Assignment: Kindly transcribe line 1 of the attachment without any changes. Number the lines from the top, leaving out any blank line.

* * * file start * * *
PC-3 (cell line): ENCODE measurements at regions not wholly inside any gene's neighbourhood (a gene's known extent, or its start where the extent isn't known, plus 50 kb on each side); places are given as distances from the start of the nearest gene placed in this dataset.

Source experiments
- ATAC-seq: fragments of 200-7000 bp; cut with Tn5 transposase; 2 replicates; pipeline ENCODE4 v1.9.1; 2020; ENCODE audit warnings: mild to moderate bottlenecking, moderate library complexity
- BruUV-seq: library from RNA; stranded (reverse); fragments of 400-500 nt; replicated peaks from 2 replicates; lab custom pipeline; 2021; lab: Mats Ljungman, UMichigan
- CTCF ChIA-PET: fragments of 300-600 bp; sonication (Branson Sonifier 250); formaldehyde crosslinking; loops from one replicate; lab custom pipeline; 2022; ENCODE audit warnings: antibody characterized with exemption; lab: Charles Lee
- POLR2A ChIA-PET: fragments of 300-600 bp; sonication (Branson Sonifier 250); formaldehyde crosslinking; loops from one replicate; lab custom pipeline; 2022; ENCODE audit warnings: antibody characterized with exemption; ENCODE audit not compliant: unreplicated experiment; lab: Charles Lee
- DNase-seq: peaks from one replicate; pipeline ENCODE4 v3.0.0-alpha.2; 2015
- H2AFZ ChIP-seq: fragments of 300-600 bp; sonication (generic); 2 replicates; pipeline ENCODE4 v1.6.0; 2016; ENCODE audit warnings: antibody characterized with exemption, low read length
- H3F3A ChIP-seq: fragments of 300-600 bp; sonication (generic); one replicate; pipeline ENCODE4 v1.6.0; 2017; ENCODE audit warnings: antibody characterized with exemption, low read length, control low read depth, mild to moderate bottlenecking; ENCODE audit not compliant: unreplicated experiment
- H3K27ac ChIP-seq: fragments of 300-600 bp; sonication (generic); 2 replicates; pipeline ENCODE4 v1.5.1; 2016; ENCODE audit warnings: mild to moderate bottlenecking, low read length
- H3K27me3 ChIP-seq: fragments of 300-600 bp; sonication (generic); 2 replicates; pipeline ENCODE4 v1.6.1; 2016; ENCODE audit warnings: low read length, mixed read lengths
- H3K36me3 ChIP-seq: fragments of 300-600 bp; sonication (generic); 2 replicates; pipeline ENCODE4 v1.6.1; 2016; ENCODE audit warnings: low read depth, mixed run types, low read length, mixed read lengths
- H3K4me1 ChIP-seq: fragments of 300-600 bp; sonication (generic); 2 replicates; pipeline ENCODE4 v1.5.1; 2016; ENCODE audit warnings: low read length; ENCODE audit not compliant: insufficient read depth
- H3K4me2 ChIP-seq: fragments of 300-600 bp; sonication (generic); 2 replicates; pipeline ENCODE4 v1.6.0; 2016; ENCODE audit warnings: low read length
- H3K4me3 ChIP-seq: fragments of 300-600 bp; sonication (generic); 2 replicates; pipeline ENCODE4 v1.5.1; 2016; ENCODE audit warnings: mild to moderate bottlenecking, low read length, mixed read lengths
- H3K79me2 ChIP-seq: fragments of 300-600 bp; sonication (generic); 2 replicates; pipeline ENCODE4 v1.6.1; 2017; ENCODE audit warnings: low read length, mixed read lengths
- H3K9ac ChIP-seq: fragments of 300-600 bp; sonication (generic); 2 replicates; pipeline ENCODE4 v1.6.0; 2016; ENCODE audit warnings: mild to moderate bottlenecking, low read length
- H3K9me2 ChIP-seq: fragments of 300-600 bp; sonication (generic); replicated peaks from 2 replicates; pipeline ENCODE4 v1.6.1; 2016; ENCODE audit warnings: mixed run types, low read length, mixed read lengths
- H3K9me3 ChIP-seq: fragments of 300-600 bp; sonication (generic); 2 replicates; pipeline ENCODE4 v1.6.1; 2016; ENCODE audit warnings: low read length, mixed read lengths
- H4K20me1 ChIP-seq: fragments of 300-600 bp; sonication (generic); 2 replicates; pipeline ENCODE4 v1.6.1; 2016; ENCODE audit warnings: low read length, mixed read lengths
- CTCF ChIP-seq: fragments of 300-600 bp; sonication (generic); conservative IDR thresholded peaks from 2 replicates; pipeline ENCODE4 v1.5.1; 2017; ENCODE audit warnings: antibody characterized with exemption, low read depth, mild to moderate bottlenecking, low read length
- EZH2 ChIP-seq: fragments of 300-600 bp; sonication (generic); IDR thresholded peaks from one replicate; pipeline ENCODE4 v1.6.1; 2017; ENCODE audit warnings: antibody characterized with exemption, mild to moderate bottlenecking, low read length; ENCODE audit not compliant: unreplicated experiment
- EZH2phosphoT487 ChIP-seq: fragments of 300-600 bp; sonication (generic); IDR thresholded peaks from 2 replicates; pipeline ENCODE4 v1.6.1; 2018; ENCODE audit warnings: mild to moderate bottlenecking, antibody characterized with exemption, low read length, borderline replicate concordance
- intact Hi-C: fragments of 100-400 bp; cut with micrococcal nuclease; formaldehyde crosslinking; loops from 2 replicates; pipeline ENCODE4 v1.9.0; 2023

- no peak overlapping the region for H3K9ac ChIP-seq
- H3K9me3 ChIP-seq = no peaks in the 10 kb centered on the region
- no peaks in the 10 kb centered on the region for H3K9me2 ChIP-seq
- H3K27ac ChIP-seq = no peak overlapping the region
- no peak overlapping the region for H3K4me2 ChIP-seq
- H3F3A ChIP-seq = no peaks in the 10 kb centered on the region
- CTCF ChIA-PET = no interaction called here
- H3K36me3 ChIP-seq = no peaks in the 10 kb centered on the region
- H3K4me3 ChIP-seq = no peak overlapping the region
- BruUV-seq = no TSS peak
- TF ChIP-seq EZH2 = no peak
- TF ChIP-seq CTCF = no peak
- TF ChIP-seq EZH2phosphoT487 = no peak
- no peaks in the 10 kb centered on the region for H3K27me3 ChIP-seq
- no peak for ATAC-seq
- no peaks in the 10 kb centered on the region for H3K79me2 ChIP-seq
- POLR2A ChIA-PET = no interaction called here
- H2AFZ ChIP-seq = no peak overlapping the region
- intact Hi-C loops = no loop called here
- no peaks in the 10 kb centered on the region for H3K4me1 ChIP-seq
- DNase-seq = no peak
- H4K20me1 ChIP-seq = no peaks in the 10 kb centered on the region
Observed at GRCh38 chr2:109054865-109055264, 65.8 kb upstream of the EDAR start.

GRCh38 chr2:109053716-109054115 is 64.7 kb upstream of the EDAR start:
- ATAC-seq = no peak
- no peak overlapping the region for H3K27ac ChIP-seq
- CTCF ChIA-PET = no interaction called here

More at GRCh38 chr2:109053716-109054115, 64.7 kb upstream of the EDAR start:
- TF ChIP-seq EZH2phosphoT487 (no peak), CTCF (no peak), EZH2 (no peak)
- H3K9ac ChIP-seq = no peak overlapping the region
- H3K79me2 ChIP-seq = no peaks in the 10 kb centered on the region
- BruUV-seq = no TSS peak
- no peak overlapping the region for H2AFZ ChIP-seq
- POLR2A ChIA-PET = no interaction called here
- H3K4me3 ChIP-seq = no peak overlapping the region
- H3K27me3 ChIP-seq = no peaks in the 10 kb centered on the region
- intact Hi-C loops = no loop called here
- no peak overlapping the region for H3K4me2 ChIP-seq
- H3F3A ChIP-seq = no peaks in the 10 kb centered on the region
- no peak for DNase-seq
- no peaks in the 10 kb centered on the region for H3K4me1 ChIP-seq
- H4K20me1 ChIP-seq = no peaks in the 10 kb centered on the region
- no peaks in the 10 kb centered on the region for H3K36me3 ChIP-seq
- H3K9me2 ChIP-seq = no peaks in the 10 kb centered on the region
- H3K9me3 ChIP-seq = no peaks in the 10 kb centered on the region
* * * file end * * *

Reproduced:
PC-3 (cell line): ENCODE measurements at regions not wholly inside any gene's neighbourhood (a gene's known extent, or its start where the extent isn't known, plus 50 kb on each side); places are given as distances from the start of the nearest gene placed in this dataset.